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In chapter 8 of the rails tutorial, Michael Hartl introduces the idea of "remember tokens" in order to remember a session even after a browser is closed. He mentions that a session consists of a remember token that points to a user, and this remember token is stored in a user object.

Earlier in the tutorial, we go through a lot of work to hash our passwords so that if our database is breached, our passwords are still safe. However, with the introduction of remember_tokens, a database breach will yield a plain-text remember token, making a session easy to forge.

Perhaps there is some inherent "magic" (as usually seems to be the case) to rails that prevents CSRF even with a proper, valid remember token... can anyone enlighten me?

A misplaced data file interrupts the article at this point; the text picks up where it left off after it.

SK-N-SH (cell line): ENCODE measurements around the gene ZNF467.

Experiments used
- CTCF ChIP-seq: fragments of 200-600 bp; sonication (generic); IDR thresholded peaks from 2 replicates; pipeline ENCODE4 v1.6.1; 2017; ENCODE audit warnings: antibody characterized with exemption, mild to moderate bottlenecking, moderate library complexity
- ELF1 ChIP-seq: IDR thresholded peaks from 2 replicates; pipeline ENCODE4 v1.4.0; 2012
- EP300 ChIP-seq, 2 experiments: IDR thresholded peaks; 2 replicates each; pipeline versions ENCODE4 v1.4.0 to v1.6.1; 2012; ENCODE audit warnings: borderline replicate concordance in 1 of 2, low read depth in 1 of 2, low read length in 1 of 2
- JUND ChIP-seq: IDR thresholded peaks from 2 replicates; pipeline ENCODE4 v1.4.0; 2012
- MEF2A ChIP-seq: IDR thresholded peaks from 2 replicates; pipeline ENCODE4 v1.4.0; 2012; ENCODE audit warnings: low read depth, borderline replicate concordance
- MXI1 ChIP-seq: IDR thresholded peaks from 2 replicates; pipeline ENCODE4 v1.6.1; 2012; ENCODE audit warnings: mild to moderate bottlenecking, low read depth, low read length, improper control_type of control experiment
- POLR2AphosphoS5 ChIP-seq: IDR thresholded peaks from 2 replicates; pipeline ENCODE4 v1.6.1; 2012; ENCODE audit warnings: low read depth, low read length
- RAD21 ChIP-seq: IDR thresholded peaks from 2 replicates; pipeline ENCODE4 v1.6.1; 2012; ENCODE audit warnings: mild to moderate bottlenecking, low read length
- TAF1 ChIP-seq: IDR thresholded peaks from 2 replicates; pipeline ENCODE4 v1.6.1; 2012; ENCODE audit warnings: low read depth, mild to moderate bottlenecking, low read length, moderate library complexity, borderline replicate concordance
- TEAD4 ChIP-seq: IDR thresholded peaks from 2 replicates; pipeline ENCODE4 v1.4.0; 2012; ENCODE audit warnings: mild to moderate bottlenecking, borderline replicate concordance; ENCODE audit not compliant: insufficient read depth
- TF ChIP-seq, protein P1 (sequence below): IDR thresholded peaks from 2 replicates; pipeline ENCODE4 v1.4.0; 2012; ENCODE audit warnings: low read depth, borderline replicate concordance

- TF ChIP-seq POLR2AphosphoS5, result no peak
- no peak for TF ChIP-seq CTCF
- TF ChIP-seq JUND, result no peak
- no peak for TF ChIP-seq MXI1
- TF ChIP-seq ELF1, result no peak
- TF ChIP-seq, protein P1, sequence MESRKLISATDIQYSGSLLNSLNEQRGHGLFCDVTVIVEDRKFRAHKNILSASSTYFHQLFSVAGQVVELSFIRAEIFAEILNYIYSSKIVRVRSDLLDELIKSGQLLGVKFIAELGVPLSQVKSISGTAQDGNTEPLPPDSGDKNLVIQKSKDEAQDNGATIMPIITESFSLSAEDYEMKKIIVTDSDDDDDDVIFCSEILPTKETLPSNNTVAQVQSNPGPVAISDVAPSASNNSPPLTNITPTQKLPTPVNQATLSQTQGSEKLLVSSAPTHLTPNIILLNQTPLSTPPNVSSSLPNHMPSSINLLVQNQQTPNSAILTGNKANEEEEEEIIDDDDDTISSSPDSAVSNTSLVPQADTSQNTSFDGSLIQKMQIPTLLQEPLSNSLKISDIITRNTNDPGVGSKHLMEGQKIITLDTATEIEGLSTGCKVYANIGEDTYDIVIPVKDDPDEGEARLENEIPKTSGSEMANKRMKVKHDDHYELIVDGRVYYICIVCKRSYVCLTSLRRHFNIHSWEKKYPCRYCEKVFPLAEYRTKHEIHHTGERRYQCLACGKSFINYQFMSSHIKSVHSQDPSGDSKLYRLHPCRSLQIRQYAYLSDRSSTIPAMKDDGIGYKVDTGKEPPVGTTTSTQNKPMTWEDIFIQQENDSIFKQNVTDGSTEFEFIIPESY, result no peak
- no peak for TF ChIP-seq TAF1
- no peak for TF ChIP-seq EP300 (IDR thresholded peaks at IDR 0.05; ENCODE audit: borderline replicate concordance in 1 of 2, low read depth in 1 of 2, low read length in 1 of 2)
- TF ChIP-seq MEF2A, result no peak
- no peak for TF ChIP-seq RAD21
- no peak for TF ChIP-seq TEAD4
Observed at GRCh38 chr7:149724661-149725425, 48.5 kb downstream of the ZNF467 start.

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2 Answers 2

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Just by storing the session token on the client (in cookies) lets you vulnerable to CSRF attacks. In order to make your application secure to this type of attacks in rails you have a helper which adds a CSRF token in the page

<%= csrf_meta_tags %>

and a filter (protect_from_forgery)

  class FooController < ApplicationController
    protect_from_forgery :except => :index

For more about rails security visit: http://guides.rubyonrails.org/security.html

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Breaching the database does not yield plain-text remember tokens.
We only save remember token digests to the database. These are hashed just like the passwords early on.

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